Adjusting Exposure with Scene Balance

As with Enhance, the Scene Balance window shows you a before-and-after image of your photo. You can zero in on problem areas, and compare your corrections to the original. Nothing's set in stone until you save the file.

UP TO SPEED

When Cropping Problems Crop Up

Remember that cropping always shrinks your photos. Remove too many pixels, and your photo may end up too small (that is, with a resolution too low to print or display properly).

Here's an example: Say you start with a 1600 x 1200 pixel photo. Ordinarily, that's large enough to be printed as a high-quality, standard 8 x 10 portrait. Then you go in and crop the shot. Now the composition is perfect, but your photo measures only 800 x 640 pixels. You've tossed out nearly a million and a half pixels.

The photo no longer has a resolution (pixels per inch) high enough to produce a top-quality 8 x 10. The printer is forced to blow up the photo to fill the specified paper size, producing visible, jaggy-edged pixels in the printout.

The 800 x 640 pixel version of your photo would make a great 4 x 5 print (if that were even a standard size print), but pushing the print's size up further noticeably degrades the quality.

Therein lies a significant advantage of using a high-resolution digital camera (5 or 6 megapixels, for example). Because each shot starts out with such a high resolution, you can afford to shave away a few hundred thousand pixels and still have enough left over for good-sized, high-resolution prints.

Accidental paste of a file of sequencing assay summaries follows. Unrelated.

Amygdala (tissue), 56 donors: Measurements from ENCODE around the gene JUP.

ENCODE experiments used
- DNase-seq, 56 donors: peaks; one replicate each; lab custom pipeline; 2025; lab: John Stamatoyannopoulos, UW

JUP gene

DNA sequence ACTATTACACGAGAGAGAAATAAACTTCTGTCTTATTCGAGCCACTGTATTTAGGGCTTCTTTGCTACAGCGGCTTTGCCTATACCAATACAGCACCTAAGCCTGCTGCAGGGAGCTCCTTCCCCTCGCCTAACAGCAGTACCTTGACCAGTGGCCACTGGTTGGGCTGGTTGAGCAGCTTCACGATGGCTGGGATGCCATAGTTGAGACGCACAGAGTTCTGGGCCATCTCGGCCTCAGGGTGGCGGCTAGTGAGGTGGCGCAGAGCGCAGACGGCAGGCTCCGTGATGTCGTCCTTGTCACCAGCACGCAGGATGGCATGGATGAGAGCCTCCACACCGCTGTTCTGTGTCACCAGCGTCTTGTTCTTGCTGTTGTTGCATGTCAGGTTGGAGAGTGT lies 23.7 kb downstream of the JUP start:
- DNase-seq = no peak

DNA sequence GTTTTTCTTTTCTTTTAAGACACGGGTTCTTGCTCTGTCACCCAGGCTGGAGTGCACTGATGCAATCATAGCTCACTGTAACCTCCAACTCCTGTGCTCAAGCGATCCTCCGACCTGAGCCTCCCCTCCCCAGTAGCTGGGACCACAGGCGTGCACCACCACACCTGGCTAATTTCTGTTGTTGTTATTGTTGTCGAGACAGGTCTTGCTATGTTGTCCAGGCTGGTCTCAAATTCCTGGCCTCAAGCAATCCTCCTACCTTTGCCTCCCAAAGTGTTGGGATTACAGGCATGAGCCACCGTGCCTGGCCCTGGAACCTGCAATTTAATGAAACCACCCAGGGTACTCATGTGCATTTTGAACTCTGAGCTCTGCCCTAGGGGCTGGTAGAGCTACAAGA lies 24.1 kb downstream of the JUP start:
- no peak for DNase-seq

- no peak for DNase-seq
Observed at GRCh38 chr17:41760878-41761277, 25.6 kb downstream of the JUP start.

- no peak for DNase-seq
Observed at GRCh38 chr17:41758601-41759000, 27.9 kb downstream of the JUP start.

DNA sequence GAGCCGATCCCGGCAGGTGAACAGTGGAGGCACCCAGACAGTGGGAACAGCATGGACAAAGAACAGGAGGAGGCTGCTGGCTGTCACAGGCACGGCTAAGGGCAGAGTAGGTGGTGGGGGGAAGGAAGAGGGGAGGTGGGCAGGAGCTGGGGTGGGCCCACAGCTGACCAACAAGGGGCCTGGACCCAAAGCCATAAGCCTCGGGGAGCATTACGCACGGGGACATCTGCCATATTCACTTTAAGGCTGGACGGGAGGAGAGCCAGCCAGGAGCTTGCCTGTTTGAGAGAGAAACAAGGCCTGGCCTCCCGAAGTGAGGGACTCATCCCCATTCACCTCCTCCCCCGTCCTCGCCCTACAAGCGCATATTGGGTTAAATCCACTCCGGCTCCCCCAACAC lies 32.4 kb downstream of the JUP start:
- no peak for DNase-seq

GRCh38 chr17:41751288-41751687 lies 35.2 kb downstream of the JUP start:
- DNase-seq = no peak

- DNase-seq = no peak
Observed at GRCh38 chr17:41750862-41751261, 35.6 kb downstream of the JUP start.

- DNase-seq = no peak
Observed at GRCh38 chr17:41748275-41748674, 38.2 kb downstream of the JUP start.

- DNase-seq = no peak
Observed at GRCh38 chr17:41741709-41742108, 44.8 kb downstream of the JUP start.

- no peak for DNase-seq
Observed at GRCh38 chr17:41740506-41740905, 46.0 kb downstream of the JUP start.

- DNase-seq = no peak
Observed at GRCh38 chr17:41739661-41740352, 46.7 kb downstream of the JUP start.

Moral of the story: Know your photo's size and intended useand don't crop out more photo than you can spare.

Figure 9-4. EasyShare's Enhance button launches this window, which shows a "before" (left side) and "after" (right side) glimpse of your photo. If you're happy with the suggested improvements, then click the Accept button.

Photos commonly have one (or more) of three exposure problems. EasyShare's Scene Balance feature gives you a separate slider to adjust each (Figure 9-5 ):

• The entire photo is either over-exposed or under-exposed . The Exposure slider lets you make your picture darker (left) or brighter (right).

• The shadow areas are too dark . If parts of your photo appear almost black and there's no definition, then the Shadow slider can lighten them and bring out more detail.

• The highlight areas are too bright . When the lightest areas are blown out by a whitish glare, dragging the Highlight slider to the left tones them down and, hopefully, reveals more definition.

Get Paid to Take Digital Photos

Get Paid to Take Digital Photos

Reasonable care has been taken to ensure that the information presented in this book is  accurate. However, the reader should understand that the information provided does not constitute legal, medical or professional advice of any kind.

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